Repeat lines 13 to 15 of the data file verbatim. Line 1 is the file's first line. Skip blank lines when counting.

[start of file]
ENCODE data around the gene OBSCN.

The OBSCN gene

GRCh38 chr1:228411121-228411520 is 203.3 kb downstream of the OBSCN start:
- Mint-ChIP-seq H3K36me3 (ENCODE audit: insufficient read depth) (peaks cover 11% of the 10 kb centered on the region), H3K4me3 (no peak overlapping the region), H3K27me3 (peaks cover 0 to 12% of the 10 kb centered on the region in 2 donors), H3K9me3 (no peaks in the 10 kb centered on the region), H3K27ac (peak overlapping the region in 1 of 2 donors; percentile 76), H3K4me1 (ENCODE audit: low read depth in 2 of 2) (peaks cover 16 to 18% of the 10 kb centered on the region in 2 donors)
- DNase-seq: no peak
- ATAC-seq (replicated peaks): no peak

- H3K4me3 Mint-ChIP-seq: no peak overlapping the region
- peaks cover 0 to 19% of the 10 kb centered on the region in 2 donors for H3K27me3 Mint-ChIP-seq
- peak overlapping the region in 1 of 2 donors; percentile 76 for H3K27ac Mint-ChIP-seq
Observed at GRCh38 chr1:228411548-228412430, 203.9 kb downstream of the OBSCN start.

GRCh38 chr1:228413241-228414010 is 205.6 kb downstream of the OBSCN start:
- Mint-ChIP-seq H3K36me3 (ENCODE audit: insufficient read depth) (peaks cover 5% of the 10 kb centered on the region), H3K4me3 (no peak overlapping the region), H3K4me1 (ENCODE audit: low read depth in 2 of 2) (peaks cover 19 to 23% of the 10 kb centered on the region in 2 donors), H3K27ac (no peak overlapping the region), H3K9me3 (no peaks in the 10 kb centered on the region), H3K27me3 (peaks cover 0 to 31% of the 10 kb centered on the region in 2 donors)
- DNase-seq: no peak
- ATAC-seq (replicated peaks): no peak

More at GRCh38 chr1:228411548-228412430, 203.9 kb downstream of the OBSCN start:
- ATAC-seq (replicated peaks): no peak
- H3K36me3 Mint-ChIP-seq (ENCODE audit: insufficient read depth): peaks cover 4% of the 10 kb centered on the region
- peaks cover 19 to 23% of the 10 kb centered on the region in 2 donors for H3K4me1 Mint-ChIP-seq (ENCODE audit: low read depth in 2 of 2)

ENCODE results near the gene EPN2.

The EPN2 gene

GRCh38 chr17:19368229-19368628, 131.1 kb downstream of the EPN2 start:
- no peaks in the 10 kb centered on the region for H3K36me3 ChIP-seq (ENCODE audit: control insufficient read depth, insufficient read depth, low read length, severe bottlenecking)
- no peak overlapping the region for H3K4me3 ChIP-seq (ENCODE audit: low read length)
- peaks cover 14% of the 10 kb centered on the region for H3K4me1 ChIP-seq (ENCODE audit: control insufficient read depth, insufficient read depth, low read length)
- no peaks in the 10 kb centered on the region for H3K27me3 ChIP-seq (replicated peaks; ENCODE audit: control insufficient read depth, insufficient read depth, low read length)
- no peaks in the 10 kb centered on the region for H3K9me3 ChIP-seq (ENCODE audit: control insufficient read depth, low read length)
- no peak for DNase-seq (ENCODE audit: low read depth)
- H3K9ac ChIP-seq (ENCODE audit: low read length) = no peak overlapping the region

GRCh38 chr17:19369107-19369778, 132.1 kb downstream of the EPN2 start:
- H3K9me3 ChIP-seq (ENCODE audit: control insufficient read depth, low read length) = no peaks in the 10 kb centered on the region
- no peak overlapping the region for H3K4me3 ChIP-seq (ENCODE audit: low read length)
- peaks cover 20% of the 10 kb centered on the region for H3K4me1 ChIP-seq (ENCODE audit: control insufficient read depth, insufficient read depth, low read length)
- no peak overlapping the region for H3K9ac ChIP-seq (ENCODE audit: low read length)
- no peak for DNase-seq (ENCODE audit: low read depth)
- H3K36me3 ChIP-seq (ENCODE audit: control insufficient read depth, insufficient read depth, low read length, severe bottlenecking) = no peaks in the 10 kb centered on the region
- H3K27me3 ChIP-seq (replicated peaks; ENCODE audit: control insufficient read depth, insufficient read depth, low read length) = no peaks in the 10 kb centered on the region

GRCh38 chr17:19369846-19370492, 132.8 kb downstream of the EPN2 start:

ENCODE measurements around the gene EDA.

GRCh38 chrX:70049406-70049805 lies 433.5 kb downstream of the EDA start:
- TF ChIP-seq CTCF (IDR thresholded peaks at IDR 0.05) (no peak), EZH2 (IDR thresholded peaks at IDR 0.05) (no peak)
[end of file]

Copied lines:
- DNase-seq: no peak
- ATAC-seq (replicated peaks): no peak

More at GRCh38 chr1:228411548-228412430, 203.9 kb downstream of the OBSCN start: